Let me take the virus first. I feel frankly, the I, again, there’s, as we all know, there’s a true bias against Trump in the media, you know, a very big bias. And so, I think the markets really if you look back since March, by and large the markets ignore the media narrative, which is that the Coronavirus is going to, you know, create this debacle and that, you know, every time we if we open up we’re going to see we have to shut down again and you know, that very bearish story out there, the media was really helping to drive that narrative. And yet the market kept climbing. Right? So I, I think that narrative is really more of a political narrative. If you look at the evidence, I mean, this virus is horrible, it’s not something to downplay or to underestimate. However, if you look, what we’re seeing is in the opening up, you know, particularly the one when we went down south in Florida, and Georgia and Texas, Arizona, started seeing their cases pick up. And you really, you know, that was back in mid summer, you really had the feeling that this thing could really get out of hand, again, what we’re seeing is the curve has really been been and and that you get the one you open up, you do get this rising cases. But the hospitalizations are nowhere near what they were up in the northeast, when this thing, first hit, we’re learning to handle it much better or understanding it much better. The deaths are way down. The media does not focus on any of the good news, they only focus on the news that they think will hurt Trump. So I would argue that becomes almost, you know, ignore the narrative and focus on other things. So that’s first, in terms of the contested election, I put it almost in the same camp to some degree, in that the media, again, in an effort to distort, you know, the the views on on Trump are misstating what he really, and he doesn’t always do himself favors because he doesn’t state things clearly. But what he’s really talking about is the you know, rather than absentee ballots, which we’ve always had, and you’re gonna have a lot more of them because of COVID. He’s not against that he is really talking about this, you know, blanketing the country with ballots that are unsolicited. And then having laws change in these states, various states and saying, we’re going to allow the ballots to come in after election night. And that all just is really an effort to say, hey, if we have to keep bringing in more belts, we’ll keep counting until we get the win. So I think that’s what the whether it’s gonna happen that way, or whether it’s true or not, that’s that’s really what I think Trump is saying when he’s saying I can’t tell you whether I’m going to contest or not, because, you know, if it’s shenanigans, I’m not going to just walk away. So that’s what he means. On the other hand, you know, the the ballot stuffing and, and lack of any accountability on ballots is problematic and could lead to something that’s, you know, 10 times worse than gore bush was when that happens. So let’s hope not. That’s one of the reasons why I think a good part of this rallies probably come in before the election. If it gets really messy after the election. I don’t know how much further you can ignore that. And keep climbing. So yeah, so it’s certainly an unknown and uncertainty and markets don’t like uncertainty.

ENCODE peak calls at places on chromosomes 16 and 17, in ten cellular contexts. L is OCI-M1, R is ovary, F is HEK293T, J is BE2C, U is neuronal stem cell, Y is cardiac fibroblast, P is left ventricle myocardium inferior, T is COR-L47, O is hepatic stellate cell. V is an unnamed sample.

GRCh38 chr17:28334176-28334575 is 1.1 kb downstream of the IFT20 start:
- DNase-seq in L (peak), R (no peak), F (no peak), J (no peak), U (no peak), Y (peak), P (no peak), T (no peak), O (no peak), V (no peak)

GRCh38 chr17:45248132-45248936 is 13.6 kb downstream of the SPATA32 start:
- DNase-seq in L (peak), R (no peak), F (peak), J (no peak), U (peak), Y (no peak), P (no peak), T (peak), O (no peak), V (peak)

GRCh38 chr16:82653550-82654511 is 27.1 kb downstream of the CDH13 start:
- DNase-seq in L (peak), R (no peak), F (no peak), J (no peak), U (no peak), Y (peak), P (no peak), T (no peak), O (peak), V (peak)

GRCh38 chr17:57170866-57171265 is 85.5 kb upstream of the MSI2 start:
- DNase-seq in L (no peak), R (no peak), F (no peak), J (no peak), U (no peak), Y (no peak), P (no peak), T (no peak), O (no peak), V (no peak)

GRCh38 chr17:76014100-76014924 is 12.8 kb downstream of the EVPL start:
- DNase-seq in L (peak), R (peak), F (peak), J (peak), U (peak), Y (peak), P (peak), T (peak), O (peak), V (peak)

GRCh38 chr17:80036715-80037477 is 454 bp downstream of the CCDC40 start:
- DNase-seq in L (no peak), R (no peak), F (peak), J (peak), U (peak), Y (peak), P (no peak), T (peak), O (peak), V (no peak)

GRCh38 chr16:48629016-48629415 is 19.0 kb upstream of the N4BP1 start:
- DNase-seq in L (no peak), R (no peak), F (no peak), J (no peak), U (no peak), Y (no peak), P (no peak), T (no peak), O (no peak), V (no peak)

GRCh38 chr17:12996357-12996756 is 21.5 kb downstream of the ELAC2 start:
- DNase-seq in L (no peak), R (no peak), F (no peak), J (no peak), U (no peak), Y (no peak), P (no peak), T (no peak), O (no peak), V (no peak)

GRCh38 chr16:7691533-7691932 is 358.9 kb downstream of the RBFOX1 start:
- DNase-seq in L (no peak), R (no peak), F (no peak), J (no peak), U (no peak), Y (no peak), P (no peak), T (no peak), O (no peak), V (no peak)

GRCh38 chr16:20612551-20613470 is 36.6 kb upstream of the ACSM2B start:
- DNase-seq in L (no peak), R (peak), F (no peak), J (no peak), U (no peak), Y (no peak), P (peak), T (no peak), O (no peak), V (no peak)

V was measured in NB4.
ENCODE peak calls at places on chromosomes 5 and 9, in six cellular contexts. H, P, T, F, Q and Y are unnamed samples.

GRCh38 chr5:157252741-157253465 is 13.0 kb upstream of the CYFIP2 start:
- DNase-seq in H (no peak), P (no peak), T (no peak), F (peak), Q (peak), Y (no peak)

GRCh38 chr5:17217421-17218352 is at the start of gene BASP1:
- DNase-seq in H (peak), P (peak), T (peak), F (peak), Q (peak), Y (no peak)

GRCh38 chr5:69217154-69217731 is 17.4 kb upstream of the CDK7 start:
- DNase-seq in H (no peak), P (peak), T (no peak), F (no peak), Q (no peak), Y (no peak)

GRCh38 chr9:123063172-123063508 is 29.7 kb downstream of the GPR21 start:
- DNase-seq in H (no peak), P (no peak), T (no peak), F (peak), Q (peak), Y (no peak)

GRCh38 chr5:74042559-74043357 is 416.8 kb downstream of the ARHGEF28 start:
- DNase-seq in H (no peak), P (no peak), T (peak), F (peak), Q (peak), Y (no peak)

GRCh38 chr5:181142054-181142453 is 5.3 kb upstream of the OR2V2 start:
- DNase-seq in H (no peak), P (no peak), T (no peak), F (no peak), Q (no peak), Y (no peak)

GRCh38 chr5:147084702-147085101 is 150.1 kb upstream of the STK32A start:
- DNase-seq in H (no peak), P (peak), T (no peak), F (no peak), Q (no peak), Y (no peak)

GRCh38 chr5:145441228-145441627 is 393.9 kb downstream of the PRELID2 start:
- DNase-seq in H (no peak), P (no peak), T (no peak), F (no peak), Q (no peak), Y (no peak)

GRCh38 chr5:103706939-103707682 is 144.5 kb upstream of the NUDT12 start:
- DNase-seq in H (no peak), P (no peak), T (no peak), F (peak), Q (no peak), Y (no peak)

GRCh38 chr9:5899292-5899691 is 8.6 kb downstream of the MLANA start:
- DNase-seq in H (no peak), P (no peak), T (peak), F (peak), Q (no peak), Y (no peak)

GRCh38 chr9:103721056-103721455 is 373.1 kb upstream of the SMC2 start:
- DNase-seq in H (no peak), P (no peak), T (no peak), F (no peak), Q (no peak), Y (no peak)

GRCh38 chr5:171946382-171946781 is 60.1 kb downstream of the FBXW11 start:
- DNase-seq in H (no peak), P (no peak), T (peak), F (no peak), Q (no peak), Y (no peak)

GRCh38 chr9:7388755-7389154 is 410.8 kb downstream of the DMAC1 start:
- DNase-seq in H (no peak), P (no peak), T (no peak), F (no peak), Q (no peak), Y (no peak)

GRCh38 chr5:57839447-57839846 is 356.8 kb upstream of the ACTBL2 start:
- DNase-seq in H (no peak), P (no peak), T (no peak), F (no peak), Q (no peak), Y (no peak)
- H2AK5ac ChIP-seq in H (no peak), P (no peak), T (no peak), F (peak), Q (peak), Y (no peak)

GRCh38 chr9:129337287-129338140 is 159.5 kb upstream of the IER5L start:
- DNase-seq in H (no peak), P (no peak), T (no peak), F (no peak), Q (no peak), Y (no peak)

Nathaniel E. Baker 13:15
Yeah, but that’s just Trump. I mean, Biden too now has said that he thinks that these, his might have to be at least a couple days before these, all the ballots are counted, and that people should be prepared. So it’s not just Trump saying this like that. I mean,
David Hunter 13:30
Both sides are saying they’ll contest it. Their reasoning is different. You know, Biden is saying, you know, and again, it’s, it’s self serving for him to say, and what any candidate might want to say, is to say that, you know, to portray Trump as saying, I’m not going to leave office, and that’s not what he’s saying at all. Whereas Biden’s idea, I think is, you know, he is part of that strategy of let’s keep the balance coming in. You know, in other words, it’s to their advantage. If they think Trump, Trump’s chance of winning is probably, you know, by election night, they obviously their their tendency is to want to have balance that can be continually counted beyond that. So that’s, you know, I think that’s the issue. There is, one one is worried about balance stuffing and and shenanigans there and the other one wants to make sure they still have a chance, even if the election night isn’t in their favor.
Nathaniel E. Baker 14:29
Right. Okay. Now, what do you see from the Fed? You said the Fed would start doing stuff again. I mean, they obviously do have some things in their arsenal. So what what do you expect? how aggressive Do you think they’re going to be?